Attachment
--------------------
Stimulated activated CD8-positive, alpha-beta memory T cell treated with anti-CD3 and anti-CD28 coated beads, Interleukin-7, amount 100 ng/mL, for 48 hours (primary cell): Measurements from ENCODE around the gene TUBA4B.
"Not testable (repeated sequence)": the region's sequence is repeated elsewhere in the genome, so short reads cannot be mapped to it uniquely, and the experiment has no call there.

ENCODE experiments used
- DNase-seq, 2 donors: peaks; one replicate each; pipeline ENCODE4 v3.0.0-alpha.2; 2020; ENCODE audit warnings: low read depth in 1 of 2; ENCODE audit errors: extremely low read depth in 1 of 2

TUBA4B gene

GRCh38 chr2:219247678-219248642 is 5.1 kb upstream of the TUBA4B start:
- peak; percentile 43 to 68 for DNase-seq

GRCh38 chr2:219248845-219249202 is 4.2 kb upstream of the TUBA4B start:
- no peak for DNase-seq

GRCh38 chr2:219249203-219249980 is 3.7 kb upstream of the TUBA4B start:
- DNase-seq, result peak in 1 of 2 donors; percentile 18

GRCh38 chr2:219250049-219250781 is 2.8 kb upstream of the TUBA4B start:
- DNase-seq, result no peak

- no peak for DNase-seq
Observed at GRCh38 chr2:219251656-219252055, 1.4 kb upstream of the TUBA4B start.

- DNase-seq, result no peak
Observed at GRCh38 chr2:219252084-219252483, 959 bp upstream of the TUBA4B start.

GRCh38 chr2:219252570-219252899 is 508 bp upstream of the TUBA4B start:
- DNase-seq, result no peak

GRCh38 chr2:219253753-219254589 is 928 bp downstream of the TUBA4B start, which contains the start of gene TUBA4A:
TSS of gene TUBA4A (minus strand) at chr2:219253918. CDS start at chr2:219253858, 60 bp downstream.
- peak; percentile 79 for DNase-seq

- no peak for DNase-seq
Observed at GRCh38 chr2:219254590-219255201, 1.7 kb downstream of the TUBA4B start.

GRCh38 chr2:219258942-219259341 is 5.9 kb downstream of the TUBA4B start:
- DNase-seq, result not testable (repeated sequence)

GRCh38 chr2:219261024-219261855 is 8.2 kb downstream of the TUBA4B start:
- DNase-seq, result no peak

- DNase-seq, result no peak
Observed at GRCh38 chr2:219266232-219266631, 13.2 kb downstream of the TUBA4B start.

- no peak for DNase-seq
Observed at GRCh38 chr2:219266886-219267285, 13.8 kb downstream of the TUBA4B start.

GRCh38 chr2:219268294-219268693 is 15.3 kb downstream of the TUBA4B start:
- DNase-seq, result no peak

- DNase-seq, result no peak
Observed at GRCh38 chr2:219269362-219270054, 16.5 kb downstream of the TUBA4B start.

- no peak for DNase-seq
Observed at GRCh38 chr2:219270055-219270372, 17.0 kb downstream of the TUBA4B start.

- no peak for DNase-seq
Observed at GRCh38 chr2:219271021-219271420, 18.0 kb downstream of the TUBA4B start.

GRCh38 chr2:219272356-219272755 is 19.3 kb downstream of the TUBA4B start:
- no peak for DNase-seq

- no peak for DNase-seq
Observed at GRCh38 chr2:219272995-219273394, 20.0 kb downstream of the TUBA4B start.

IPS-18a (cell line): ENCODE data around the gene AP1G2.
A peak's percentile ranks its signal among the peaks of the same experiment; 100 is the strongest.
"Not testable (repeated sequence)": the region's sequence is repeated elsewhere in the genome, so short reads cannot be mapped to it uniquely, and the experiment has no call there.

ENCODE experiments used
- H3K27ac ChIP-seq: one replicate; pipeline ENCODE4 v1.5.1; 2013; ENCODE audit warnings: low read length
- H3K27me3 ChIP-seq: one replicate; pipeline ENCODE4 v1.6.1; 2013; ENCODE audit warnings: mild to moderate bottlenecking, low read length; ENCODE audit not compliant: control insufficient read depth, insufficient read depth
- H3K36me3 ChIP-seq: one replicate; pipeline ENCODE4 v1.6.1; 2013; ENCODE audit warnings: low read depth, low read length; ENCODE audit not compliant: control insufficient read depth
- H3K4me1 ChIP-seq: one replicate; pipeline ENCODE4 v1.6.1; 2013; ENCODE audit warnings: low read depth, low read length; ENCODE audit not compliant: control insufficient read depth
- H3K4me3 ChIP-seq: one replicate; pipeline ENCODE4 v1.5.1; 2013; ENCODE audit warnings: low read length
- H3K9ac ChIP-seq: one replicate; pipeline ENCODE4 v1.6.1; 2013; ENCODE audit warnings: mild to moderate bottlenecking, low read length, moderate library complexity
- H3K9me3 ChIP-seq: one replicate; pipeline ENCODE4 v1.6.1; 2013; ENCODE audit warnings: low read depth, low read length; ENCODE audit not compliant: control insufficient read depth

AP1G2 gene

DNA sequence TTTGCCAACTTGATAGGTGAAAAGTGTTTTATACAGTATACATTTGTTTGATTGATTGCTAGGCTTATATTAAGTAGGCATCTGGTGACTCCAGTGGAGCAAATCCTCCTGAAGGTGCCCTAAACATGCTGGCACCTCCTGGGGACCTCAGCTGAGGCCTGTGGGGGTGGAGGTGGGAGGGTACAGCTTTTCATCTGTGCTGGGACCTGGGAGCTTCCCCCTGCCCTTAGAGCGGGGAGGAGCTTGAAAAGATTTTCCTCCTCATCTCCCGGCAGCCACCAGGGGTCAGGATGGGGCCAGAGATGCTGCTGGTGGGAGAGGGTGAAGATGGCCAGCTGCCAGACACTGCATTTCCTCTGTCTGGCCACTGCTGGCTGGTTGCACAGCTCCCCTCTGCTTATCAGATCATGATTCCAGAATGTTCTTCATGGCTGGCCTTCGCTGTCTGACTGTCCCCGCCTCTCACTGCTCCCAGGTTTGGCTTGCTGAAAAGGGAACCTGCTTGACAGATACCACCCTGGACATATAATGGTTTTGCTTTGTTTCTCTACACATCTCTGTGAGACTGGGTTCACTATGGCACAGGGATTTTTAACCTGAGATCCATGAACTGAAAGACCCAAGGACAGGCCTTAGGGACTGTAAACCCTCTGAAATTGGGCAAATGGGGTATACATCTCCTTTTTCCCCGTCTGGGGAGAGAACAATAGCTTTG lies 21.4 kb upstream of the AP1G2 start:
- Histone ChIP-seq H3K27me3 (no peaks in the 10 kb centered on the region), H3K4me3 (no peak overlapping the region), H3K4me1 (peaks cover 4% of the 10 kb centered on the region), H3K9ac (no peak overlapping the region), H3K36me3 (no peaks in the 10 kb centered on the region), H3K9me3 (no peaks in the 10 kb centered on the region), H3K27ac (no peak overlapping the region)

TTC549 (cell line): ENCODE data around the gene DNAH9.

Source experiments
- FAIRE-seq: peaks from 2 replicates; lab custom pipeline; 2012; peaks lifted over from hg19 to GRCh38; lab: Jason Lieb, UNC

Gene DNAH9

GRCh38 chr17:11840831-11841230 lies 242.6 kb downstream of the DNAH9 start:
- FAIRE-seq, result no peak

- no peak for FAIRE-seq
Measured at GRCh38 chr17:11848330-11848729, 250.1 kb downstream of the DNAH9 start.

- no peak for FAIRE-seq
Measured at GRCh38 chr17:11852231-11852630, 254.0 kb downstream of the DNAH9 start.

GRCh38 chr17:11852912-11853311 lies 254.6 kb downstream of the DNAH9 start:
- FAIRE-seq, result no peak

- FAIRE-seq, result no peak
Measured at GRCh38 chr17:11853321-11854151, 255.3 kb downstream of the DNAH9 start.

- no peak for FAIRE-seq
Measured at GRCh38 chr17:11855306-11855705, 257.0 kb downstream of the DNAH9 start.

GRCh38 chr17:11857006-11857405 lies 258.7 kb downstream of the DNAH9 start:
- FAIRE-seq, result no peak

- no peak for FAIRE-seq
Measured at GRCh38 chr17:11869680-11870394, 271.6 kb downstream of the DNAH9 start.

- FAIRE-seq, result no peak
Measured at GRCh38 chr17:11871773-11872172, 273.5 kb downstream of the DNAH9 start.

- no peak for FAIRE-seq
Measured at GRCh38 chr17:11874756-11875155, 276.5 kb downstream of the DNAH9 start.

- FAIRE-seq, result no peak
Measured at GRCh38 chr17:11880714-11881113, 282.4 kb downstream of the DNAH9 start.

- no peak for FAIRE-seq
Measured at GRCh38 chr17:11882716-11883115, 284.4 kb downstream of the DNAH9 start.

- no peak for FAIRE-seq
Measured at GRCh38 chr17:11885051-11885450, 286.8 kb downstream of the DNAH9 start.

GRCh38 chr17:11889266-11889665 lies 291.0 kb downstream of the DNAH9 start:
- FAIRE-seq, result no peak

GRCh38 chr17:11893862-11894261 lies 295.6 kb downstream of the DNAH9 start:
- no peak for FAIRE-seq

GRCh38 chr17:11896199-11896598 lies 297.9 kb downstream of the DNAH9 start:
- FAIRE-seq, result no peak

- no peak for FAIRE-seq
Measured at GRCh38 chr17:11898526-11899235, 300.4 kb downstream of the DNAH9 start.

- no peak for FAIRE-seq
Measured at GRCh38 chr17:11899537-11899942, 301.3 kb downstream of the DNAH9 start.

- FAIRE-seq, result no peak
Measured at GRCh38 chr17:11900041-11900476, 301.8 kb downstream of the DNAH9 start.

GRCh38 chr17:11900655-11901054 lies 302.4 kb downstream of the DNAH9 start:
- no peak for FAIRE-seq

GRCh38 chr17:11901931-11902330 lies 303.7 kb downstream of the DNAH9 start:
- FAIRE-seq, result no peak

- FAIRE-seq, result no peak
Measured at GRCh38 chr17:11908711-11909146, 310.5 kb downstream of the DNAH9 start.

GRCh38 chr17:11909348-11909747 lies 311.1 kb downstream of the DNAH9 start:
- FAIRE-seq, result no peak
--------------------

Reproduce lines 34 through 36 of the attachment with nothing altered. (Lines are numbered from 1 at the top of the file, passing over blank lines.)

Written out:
- DNase-seq, result no peak

- DNase-seq, result no peak
Observed at GRCh38 chr2:219269362-219270054, 16.5 kb downstream of the TUBA4B start.